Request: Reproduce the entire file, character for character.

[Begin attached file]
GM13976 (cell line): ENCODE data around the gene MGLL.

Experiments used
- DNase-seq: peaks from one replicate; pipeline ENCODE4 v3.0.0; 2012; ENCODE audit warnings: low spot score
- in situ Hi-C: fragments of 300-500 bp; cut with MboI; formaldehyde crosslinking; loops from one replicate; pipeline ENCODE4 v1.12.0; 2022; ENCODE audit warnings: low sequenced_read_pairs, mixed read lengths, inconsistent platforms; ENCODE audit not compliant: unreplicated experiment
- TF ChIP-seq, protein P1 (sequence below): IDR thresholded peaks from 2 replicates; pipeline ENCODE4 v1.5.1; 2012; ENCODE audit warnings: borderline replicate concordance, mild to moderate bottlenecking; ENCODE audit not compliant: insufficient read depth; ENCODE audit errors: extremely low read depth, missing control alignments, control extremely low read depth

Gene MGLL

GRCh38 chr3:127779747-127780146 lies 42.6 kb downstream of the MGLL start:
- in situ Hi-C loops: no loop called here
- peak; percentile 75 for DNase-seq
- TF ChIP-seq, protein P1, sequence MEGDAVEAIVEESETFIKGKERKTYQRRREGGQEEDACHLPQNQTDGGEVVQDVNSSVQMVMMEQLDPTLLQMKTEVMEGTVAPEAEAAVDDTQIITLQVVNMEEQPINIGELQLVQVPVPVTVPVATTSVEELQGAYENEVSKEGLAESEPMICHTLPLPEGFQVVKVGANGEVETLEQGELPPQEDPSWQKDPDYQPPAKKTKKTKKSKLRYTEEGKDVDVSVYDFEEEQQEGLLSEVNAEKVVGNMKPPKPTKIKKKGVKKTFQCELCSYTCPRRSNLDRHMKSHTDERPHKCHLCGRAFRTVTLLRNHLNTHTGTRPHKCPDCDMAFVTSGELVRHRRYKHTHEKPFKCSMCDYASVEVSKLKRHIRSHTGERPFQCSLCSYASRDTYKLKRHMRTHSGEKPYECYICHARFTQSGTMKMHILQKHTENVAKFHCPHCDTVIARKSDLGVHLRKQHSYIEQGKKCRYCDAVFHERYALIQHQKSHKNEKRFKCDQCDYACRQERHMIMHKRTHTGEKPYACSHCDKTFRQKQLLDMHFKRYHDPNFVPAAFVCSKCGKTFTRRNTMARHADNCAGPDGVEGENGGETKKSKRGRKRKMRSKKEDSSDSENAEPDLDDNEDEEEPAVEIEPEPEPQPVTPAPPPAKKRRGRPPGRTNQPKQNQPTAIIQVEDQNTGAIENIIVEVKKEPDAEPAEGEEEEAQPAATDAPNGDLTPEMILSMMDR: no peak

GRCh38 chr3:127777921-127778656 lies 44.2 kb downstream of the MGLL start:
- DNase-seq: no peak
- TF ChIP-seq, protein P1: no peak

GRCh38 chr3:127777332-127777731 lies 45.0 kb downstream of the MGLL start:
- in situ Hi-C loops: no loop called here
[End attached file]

GM13976 (cell line): ENCODE data around the gene MGLL.

Experiments used
- DNase-seq: peaks from one replicate; pipeline ENCODE4 v3.0.0; 2012; ENCODE audit warnings: low spot score
- in situ Hi-C: fragments of 300-500 bp; cut with MboI; formaldehyde crosslinking; loops from one replicate; pipeline ENCODE4 v1.12.0; 2022; ENCODE audit warnings: low sequenced_read_pairs, mixed read lengths, inconsistent platforms; ENCODE audit not compliant: unreplicated experiment
- TF ChIP-seq, protein P1 (sequence below): IDR thresholded peaks from 2 replicates; pipeline ENCODE4 v1.5.1; 2012; ENCODE audit warnings: borderline replicate concordance, mild to moderate bottlenecking; ENCODE audit not compliant: insufficient read depth; ENCODE audit errors: extremely low read depth, missing control alignments, control extremely low read depth

Gene MGLL

GRCh38 chr3:127779747-127780146 lies 42.6 kb downstream of the MGLL start:
- in situ Hi-C loops: no loop called here
- peak; percentile 75 for DNase-seq
- TF ChIP-seq, protein P1, sequence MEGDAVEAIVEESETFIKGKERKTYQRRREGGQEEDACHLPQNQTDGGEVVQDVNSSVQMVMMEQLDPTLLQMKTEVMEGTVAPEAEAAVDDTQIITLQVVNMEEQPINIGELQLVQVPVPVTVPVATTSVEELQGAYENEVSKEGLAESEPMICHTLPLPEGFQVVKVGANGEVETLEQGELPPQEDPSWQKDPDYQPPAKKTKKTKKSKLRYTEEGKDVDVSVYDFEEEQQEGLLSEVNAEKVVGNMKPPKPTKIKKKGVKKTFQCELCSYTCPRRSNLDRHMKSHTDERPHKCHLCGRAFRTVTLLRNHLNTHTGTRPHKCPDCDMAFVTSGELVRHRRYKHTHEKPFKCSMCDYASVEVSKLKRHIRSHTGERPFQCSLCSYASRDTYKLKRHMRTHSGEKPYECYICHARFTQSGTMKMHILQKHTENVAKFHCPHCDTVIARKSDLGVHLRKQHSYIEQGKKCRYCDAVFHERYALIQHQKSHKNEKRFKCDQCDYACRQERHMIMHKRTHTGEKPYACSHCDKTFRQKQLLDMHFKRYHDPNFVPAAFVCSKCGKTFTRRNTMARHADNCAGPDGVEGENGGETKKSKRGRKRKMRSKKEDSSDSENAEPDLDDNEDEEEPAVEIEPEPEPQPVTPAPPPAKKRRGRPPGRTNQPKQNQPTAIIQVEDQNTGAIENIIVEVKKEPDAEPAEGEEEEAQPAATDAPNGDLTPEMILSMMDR: no peak

GRCh38 chr3:127777921-127778656 lies 44.2 kb downstream of the MGLL start:
- DNase-seq: no peak
- TF ChIP-seq, protein P1: no peak

GRCh38 chr3:127777332-127777731 lies 45.0 kb downstream of the MGLL start:
- in situ Hi-C loops: no loop called here